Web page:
• spot on, including your point re ‘force reputation’. all i’d add is that outcomes against officers are judged against a very low ‘3/10’ balance of probabilities burden of proof (he/she probably did it, even if we can’t prove it) whereby proven false and vexatious allegations, in my experience, are never followed up. it’s not fair and ultimately leads to weak policing, which isn’t to any decent person’s advantage.

      • Any Professional Standards department worthy of the name should be equally happy to DISPROVE an allegation and publish those figures too

      • … and deal appropriately with the false allegation.

      • Mel Dawson says:

        I agree, whatever the case may be, honesty and fairness must be applied and outcome must demonstrate an unbiased investigation to allegations.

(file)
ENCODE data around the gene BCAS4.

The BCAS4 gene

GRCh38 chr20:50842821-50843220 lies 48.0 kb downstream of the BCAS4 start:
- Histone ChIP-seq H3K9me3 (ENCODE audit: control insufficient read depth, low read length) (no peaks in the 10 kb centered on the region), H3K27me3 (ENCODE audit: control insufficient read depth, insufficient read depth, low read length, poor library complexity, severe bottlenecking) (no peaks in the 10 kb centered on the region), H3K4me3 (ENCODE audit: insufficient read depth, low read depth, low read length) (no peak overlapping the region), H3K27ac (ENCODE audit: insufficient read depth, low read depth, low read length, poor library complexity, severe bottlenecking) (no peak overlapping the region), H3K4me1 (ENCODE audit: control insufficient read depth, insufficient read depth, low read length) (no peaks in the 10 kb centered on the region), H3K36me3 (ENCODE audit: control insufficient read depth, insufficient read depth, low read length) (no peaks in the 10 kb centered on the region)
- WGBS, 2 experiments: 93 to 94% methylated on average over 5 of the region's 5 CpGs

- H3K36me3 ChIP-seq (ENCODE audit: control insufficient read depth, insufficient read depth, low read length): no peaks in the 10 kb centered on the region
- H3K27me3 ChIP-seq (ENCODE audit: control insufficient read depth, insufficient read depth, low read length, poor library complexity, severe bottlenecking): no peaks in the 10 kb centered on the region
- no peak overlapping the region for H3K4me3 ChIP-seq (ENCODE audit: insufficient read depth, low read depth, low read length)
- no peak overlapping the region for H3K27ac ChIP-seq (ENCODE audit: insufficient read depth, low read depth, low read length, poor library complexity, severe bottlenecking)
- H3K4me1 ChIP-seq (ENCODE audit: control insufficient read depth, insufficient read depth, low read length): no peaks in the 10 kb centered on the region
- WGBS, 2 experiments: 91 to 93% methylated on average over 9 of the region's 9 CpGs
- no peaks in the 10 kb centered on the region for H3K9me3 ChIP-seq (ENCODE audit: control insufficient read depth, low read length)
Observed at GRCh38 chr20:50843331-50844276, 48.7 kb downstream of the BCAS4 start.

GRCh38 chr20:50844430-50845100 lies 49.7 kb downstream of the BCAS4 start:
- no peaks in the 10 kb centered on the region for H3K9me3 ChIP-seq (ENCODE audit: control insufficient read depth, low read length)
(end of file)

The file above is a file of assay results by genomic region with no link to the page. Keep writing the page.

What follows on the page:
I could be wrong but i get the impression that PSD and above make sacrifices of some officers for what could amount to minor breaches whether proven or not, in order to cover up the more serious and potentially more damaging cases of dishonesty and or corruption.

  11. The important nature of the work requires a thorough investigation. If this is not done then the complainant or the police officer (or both) will lose out. If you work to lower burdens of proof you will get a lower quality of investigation. Good detectives always keep in mind the fact that the person everyone thinks has done it might not have. I don’t want to make sweeping statements but in my experience the lack of balance is a real concern. PSD should search for the truth but frequently stop at the ‘ they probably did it stage’ which is all that a Misconduct Panel requires.

  12. Felix Hammond says:

    Some very good and balanced comments raised above. ‘Professional Standards’ excesses are an all too common theme and are on the increase. There is compelling evidence in support of claims PSD staff act criminally and set out to persecute rather than investigate officers. Their own alleged wrongdoing is rarely (if ever) investigated.